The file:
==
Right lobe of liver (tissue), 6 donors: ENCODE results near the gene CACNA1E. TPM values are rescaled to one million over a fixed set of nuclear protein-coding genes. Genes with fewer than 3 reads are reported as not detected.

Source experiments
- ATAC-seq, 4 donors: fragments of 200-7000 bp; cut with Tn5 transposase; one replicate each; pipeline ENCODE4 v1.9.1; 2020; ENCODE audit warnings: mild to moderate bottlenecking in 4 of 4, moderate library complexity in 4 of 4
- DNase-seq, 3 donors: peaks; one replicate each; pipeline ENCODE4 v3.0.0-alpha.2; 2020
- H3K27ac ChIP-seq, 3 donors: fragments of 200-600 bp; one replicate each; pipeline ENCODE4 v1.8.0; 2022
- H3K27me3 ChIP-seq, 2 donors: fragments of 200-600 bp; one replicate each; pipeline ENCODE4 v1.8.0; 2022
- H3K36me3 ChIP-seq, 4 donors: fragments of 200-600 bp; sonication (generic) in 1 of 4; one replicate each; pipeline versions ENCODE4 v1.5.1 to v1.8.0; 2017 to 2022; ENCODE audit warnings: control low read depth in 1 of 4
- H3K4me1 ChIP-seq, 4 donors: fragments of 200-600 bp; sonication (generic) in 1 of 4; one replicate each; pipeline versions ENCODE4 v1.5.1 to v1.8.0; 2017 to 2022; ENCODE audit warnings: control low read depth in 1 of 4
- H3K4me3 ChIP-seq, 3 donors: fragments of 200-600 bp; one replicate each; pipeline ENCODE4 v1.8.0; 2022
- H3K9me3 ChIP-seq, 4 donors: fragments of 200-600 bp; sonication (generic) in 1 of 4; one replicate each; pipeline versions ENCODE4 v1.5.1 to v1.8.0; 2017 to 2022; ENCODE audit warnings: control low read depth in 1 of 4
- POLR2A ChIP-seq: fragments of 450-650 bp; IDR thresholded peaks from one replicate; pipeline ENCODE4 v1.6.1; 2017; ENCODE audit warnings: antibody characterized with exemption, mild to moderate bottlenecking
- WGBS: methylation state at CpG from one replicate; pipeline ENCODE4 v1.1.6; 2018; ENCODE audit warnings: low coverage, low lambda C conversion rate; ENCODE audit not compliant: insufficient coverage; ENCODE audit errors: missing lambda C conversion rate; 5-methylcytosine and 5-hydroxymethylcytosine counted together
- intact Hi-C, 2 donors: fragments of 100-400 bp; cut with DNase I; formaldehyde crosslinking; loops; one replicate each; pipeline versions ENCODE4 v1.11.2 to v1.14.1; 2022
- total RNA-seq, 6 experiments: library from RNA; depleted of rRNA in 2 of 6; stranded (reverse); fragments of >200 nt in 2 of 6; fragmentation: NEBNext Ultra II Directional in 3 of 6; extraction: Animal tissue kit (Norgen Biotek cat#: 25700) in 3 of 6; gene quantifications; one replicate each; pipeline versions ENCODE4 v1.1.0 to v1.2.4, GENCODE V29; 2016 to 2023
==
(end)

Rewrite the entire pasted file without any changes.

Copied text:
Right lobe of liver (tissue), 6 donors: ENCODE results near the gene CACNA1E. TPM values are rescaled to one million over a fixed set of nuclear protein-coding genes. Genes with fewer than 3 reads are reported as not detected.

Source experiments
- ATAC-seq, 4 donors: fragments of 200-7000 bp; cut with Tn5 transposase; one replicate each; pipeline ENCODE4 v1.9.1; 2020; ENCODE audit warnings: mild to moderate bottlenecking in 4 of 4, moderate library complexity in 4 of 4
- DNase-seq, 3 donors: peaks; one replicate each; pipeline ENCODE4 v3.0.0-alpha.2; 2020
- H3K27ac ChIP-seq, 3 donors: fragments of 200-600 bp; one replicate each; pipeline ENCODE4 v1.8.0; 2022
- H3K27me3 ChIP-seq, 2 donors: fragments of 200-600 bp; one replicate each; pipeline ENCODE4 v1.8.0; 2022
- H3K36me3 ChIP-seq, 4 donors: fragments of 200-600 bp; sonication (generic) in 1 of 4; one replicate each; pipeline versions ENCODE4 v1.5.1 to v1.8.0; 2017 to 2022; ENCODE audit warnings: control low read depth in 1 of 4
- H3K4me1 ChIP-seq, 4 donors: fragments of 200-600 bp; sonication (generic) in 1 of 4; one replicate each; pipeline versions ENCODE4 v1.5.1 to v1.8.0; 2017 to 2022; ENCODE audit warnings: control low read depth in 1 of 4
- H3K4me3 ChIP-seq, 3 donors: fragments of 200-600 bp; one replicate each; pipeline ENCODE4 v1.8.0; 2022
- H3K9me3 ChIP-seq, 4 donors: fragments of 200-600 bp; sonication (generic) in 1 of 4; one replicate each; pipeline versions ENCODE4 v1.5.1 to v1.8.0; 2017 to 2022; ENCODE audit warnings: control low read depth in 1 of 4
- POLR2A ChIP-seq: fragments of 450-650 bp; IDR thresholded peaks from one replicate; pipeline ENCODE4 v1.6.1; 2017; ENCODE audit warnings: antibody characterized with exemption, mild to moderate bottlenecking
- WGBS: methylation state at CpG from one replicate; pipeline ENCODE4 v1.1.6; 2018; ENCODE audit warnings: low coverage, low lambda C conversion rate; ENCODE audit not compliant: insufficient coverage; ENCODE audit errors: missing lambda C conversion rate; 5-methylcytosine and 5-hydroxymethylcytosine counted together
- intact Hi-C, 2 donors: fragments of 100-400 bp; cut with DNase I; formaldehyde crosslinking; loops; one replicate each; pipeline versions ENCODE4 v1.11.2 to v1.14.1; 2022
- total RNA-seq, 6 experiments: library from RNA; depleted of rRNA in 2 of 6; stranded (reverse); fragments of >200 nt in 2 of 6; fragmentation: NEBNext Ultra II Directional in 3 of 6; extraction: Animal tissue kit (Norgen Biotek cat#: 25700) in 3 of 6; gene quantifications; one replicate each; pipeline versions ENCODE4 v1.1.0 to v1.2.4, GENCODE V29; 2016 to 2023